Cash is doggone good in Penguins’ win

Tribune Chronicle / John Vargo Lordstown graduate Sarah Cash (23) takes the ball to the basket during the Youngstown State women’s team’s 73-55 win Saturday over Cleveland State.

YOUNGSTOWN — Troy and Janet Cash showed a picture of their daughters, Sarah and Lauren, posing with Santa Claus and their five dogs.

It was after Youngstown State’s game Monday over Northern Kentucky, but Sarah was nowhere to be found. She’s not one for crowds, so that wasn’t too unusual. Sarah’s demeanor was in disarray, not pleased with her personal performance.

Troy and Janet said they were taking Sarah home to see her dogs, something that brings the Lordstown High School graduate great solace.

“I love going home to see my dogs, especially if I play bad,” said Cash, who was 5-of-13 that game.

Joy flowed through her 6-foot-1 body after seeing her dogs. Redemption was on her mind all throughout this past week in practice. The Cleveland State women’s basketball team felt Sarah’s wrath in the first quarter on Saturday, as YSU rolled past the Vikings, 73-55.

Tribune Chronicle / John Vargo Alison Smolinski of YoungstownState drives to the basket Saturday against Cleveland State.

Cash started off with eight points in the Penguins’ 12-0 run to begin the game. She even had a blocked shot and a steal to start her 24-point performance.

“I felt I hadn’t been finishing well the last couple of games,” Cash said. “I stayed after practice (Friday) and worked with (6-4 teammate) Emma VanZanten (who has to sit out this year due to NCAA transfer rules).

“I worked on finishing around the basket and I think that helped.”

She and junior Mary Dunn, Cash’s protege, combined for most of the team’s 50 points near the basket. Dunn, a 6-3 post, has led the Penguins in Horizon League play, averaging 15 points and seven rebounds prior to the CSU game. She had 22 points in Saturday’s game.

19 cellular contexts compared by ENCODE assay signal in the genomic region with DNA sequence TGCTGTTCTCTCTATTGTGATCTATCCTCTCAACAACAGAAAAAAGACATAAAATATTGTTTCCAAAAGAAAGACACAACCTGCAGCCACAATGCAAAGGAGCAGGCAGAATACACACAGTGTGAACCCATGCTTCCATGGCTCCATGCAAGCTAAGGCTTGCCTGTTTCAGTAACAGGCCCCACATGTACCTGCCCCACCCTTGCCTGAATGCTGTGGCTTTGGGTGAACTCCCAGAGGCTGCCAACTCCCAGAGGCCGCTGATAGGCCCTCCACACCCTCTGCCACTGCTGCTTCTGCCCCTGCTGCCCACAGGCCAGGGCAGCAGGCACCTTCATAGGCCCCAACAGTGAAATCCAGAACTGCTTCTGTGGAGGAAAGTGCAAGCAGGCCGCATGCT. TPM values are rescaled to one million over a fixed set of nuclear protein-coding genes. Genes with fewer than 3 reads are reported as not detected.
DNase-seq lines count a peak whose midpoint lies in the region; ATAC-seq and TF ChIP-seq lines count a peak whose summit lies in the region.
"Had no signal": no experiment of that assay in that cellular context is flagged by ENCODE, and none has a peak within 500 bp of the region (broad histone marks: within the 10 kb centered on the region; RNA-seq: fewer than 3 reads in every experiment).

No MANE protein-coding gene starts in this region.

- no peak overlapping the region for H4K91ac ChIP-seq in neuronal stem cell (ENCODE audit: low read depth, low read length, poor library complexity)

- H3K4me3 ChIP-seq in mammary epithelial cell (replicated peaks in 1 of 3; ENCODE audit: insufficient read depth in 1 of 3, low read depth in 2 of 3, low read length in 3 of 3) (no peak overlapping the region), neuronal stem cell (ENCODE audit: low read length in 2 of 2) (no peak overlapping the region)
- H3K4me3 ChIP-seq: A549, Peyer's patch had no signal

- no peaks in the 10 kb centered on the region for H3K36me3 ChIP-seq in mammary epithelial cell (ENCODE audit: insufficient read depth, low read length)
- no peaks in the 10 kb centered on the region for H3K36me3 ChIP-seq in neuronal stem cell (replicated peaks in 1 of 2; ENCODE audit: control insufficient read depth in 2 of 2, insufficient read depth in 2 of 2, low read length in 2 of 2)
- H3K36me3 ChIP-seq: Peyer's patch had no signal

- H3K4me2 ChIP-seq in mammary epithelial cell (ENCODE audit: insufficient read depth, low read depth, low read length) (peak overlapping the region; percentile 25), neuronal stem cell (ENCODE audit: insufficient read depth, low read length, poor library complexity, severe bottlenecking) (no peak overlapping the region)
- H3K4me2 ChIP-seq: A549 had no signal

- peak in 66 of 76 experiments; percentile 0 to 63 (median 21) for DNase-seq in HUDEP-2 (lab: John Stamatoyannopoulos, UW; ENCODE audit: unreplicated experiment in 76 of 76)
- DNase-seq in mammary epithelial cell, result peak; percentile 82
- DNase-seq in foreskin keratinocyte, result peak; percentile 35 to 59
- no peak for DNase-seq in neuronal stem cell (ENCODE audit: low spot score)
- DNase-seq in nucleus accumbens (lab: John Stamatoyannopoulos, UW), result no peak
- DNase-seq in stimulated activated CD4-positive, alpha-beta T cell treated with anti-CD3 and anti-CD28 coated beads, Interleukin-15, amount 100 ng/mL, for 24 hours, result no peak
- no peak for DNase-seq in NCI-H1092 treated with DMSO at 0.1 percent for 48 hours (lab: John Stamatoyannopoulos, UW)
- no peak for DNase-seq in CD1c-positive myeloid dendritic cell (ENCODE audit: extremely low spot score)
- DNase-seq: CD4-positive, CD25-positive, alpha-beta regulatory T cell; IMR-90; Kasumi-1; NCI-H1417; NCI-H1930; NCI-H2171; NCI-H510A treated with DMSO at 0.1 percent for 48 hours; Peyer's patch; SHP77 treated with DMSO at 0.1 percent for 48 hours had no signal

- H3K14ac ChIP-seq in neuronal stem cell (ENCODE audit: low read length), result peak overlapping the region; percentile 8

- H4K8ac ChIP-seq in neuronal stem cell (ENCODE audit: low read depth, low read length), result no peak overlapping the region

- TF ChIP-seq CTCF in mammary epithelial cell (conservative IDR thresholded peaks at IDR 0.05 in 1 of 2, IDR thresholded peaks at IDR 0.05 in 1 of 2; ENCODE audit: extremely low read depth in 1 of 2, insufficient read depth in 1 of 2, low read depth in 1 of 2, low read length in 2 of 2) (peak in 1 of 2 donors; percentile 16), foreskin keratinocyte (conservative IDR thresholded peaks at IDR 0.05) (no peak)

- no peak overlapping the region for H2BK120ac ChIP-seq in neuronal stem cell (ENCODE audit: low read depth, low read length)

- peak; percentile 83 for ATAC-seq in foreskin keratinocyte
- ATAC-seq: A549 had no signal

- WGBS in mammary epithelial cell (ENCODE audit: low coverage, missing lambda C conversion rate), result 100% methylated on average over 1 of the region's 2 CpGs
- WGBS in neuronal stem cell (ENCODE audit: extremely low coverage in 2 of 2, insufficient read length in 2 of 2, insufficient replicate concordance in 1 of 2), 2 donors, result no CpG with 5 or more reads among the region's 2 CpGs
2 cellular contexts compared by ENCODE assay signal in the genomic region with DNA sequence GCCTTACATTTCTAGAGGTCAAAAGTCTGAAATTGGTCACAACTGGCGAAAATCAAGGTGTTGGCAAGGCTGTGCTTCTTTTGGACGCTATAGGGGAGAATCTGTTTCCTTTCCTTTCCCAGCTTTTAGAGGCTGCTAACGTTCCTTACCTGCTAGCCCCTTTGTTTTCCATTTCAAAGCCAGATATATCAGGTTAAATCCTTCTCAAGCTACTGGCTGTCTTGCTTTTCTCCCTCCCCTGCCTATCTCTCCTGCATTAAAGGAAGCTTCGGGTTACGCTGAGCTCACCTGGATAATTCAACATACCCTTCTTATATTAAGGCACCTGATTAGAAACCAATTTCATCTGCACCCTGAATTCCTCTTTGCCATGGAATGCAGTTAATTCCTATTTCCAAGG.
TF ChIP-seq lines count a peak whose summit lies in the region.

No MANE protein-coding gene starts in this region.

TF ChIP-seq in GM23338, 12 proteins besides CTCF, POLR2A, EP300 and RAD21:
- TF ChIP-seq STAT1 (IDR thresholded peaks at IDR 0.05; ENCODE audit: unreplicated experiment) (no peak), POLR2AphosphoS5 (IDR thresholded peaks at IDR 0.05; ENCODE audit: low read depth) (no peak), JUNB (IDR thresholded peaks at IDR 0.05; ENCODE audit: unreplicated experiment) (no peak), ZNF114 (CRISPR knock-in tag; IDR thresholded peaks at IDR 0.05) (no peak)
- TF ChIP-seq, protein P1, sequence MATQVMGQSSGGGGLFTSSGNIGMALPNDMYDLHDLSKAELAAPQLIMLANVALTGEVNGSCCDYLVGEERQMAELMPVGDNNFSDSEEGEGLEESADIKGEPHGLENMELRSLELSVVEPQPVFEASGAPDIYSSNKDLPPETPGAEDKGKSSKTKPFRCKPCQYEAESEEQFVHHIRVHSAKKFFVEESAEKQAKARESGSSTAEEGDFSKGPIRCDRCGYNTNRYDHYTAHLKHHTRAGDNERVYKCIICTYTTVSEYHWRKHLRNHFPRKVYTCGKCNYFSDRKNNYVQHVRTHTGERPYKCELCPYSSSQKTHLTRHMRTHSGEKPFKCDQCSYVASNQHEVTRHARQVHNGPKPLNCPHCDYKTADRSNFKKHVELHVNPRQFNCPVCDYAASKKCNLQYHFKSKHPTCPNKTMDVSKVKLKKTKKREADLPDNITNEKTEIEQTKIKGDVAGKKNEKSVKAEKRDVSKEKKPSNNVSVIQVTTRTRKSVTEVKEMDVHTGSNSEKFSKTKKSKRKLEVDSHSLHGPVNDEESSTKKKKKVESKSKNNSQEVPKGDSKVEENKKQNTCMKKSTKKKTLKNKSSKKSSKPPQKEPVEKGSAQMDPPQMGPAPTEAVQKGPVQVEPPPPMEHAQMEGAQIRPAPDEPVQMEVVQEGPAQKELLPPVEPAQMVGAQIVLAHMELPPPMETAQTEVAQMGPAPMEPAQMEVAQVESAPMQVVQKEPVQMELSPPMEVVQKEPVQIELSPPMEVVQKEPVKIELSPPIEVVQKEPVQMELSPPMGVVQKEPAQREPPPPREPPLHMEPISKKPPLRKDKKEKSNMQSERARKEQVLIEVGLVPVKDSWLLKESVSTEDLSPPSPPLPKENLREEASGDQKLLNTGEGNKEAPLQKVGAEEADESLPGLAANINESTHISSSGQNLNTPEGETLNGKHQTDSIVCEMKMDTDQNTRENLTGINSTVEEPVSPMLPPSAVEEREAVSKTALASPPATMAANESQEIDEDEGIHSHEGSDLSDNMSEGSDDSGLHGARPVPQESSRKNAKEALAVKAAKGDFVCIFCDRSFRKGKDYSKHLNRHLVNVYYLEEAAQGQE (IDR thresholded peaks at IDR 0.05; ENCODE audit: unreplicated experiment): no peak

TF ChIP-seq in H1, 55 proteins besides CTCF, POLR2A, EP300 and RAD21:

The two are the dominant force in the league as the Penguins (15-5, 7-2 Horizon) have won three straight and eight of their last 10.

Chelsea Olson had eight assists and Alison Smolinski added 14 points.

“Sarah Cash and Dunn are both doing a great job of sealing and going for the ball. Without the guards, they’re not getting those layups,” YSU coach John Barnes said.

Cleveland State (7-13, 4-5) had an almost three-rebounds per game edge over league opponents coming into Saturday’s game. Against YSU, the Penguins dominated around the basket with a 41-24 advantage inrebounds. McKenah Peters led the Penguins with 10, while Dunn had seven.

YSU constantly works on boxing out its opponents, something the Penguins did well against the Vikings.

“A lot of it has to do with wanting it, the effort,” Barnes said. “Some of the technique. The best rebounders want the ball and go after it.

“I thought we had a lot of players wanting the basketball today.”

Dunn is a much more aggressive player this season than her first two, but it doesn’t affect her bubbly personality.

“She’s got a little edge to her, but she’s not mean if you talk to her,” Cash said.

“I’m really nice on the court, but I have my meanness in my play,” Dunn said.

Barnes’ frustration and that of the Penguins came through in the second half as YSU had 14 of its 16 turnovers. Cleveland State had 18 fast-break points off of those 14 Penguin miscues.

“We were discussing the whole second half, trying to take care of the ball,” Barnes said.

That was the one hiccup in Saturday’s performance as YSU is in a three-way tie for second place in the league with IUPUI and Green Bay, which lost to IUPUI on Saturday. Wright State is in first by a half game at 7-1.

The Penguins’ third-straight win had to do with being more aggressive than they were against Northern Kentucky when it took YSU until late in the third quarter to put away the Norse.

“We came out right away and played well from the start,” Barnes said. “We were sharp, focused to jump out to a 10-0 lead. Then, we kept executing throughout the first half.”

Cash’s early intensity had a lot to do with the Penguins performance. You might say it was doggone good.